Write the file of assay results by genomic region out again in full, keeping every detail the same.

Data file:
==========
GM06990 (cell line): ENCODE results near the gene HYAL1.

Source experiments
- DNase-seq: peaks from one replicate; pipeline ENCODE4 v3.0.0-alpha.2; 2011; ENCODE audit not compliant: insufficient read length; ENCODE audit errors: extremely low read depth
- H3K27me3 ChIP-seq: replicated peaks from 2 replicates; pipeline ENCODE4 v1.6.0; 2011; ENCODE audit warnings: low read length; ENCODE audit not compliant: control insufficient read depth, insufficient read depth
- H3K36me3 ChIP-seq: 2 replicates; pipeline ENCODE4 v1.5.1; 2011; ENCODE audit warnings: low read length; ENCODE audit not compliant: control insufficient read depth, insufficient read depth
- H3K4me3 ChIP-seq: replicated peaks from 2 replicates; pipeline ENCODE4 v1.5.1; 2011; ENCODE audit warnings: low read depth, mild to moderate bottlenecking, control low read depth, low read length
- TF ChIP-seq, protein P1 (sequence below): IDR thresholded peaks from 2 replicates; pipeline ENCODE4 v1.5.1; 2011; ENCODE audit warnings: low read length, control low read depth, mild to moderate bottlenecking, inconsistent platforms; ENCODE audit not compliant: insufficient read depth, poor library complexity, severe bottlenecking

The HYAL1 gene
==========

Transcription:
GM06990 (cell line): ENCODE results near the gene HYAL1.

Source experiments
- DNase-seq: peaks from one replicate; pipeline ENCODE4 v3.0.0-alpha.2; 2011; ENCODE audit not compliant: insufficient read length; ENCODE audit errors: extremely low read depth
- H3K27me3 ChIP-seq: replicated peaks from 2 replicates; pipeline ENCODE4 v1.6.0; 2011; ENCODE audit warnings: low read length; ENCODE audit not compliant: control insufficient read depth, insufficient read depth
- H3K36me3 ChIP-seq: 2 replicates; pipeline ENCODE4 v1.5.1; 2011; ENCODE audit warnings: low read length; ENCODE audit not compliant: control insufficient read depth, insufficient read depth
- H3K4me3 ChIP-seq: replicated peaks from 2 replicates; pipeline ENCODE4 v1.5.1; 2011; ENCODE audit warnings: low read depth, mild to moderate bottlenecking, control low read depth, low read length
- TF ChIP-seq, protein P1 (sequence below): IDR thresholded peaks from 2 replicates; pipeline ENCODE4 v1.5.1; 2011; ENCODE audit warnings: low read length, control low read depth, mild to moderate bottlenecking, inconsistent platforms; ENCODE audit not compliant: insufficient read depth, poor library complexity, severe bottlenecking

The HYAL1 gene